"This is a very important issue and our Examination and Supervision Subcommittee met with NCUA officials on this issue in June. The subcommittee is meeting again shortly to follow up with NCUA," she added.

For the full NCUA release, use the resource link.

CUNA Suggests Enhancements To Loan Participation Rule

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WASHINGTON (7/15/13)--The Credit Union National Association in a letter Friday commended "the substantial improvements" that were made to the National Credit Union Administration's loan participation rule, but urged the agency to give credit unions latitude as they comply with the rule changes. The rule goes into effect Sept. 23.
 
CUNA President/CEO Bill Cheney also urged the agency to make the waiver process for the rule's single-originator limit and limits to one borrower meaningful. Cheney, writing to NCUA Chairman Debbie Matz and board member Michael Fryzel, said, "A slow or ineffective process for credit unions seeking to exceed the 100% of net worth limit on loan participations from one originator, or the 15% of net worth ceiling for loan participations involving one borrower, will produce inappropriate results in particular credit union cases and will undermine the current consensus that the overall rule emerged with reasonable terms."
 
The final rule's limit on loans from one originator of 100% of a credit union's net worth was increased from a proposed 25% of net worth cap, an improvement urged by CUNA.
 
Cheney also noted, "As you know, we did not support the rule as originally proposed and were active in encouraging credit unions to provide comments. We appreciate the major revisions that were included in the final rule and the opportunity to provide input as part of the process."
 
He said the delayed effective date of Sept. 23, pushed back from July 25, will facilitate compliance, but added that "credit unions should be given reasonable latitude during their first examination after the rule takes effect if they are making good faith efforts to meet the rule's requirements." The CUNA letter also encouraged the NCUA to post examiner directives regarding this rule on its website and to ensure examiners are well-trained before the changes take effect.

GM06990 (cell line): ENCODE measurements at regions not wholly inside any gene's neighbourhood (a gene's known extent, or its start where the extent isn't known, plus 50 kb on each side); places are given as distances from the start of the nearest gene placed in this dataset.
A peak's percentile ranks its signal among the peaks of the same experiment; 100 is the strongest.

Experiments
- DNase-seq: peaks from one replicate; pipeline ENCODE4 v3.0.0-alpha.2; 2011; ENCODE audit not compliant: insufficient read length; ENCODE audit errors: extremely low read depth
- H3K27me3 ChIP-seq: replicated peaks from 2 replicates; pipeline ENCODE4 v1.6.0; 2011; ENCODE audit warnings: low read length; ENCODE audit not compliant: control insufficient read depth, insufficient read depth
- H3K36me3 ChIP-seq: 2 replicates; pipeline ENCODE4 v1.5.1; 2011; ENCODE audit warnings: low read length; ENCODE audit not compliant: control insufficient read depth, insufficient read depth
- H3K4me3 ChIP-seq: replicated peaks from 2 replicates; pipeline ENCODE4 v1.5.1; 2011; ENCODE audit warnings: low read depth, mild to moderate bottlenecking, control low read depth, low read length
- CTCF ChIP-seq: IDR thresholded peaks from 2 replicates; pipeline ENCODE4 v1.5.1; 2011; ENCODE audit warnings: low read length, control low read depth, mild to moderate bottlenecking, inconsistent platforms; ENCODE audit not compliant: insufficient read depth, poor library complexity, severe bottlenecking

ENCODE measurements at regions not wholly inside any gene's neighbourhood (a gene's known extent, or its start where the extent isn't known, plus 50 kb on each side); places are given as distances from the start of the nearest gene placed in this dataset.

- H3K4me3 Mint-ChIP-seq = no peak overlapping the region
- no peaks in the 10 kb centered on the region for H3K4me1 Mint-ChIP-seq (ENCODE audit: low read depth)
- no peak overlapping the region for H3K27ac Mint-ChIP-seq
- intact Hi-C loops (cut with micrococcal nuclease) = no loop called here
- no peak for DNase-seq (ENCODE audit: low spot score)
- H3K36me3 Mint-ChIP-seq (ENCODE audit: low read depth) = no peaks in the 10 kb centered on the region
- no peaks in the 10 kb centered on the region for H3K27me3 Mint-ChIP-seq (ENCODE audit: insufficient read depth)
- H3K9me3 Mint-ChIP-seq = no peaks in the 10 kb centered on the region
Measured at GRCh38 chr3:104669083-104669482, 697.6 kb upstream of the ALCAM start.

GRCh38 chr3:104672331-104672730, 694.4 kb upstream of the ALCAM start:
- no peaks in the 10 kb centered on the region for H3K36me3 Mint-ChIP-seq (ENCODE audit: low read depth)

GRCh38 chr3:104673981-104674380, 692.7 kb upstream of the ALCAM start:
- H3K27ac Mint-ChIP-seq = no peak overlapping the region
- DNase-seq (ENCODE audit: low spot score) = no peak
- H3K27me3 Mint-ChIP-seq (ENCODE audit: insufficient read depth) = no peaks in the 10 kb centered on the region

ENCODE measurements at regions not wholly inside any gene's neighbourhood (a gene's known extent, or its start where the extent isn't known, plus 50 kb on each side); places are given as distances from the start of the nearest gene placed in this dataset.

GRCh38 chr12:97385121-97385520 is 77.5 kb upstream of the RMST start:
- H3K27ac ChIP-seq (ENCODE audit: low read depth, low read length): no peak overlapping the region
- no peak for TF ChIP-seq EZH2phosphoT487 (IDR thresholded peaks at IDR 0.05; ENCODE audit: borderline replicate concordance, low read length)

The CUNA letter urged the NCUA to work closely with state regulators in shaping waiver procedures. Any waiver process changes must minimize procedural burdens and maximize positive outcomes, Cheney wrote.
 
The loan participation rule imposes federal restrictions on state institutions, and CUNA advised the agency that such a situation should not be a standard practice. The NCUA must be mindful of the rights and obligations of state regulators to establish standards for the credit unions they oversee under state law, Cheney said.
 
CUNA plans to work with credit unions and credit union service organizations (CUSOs) if they have issues with the final rule to discuss how their concerns can be addressed by the NCUA.
 
Some credit unions have told CUNA the changes made to the final rule "will allow their loan participation programs, in most cases, to remain an important element of their overall lending operations." They were concerned that would not have been the case under the proposal, he noted.
 
CUSO representatives also said the loan participation rule "will preserve, in most cases, their ability to work with their members to support credit unions' use of loan participations, both as loan originators and participation purchasers," Cheney told the regulators.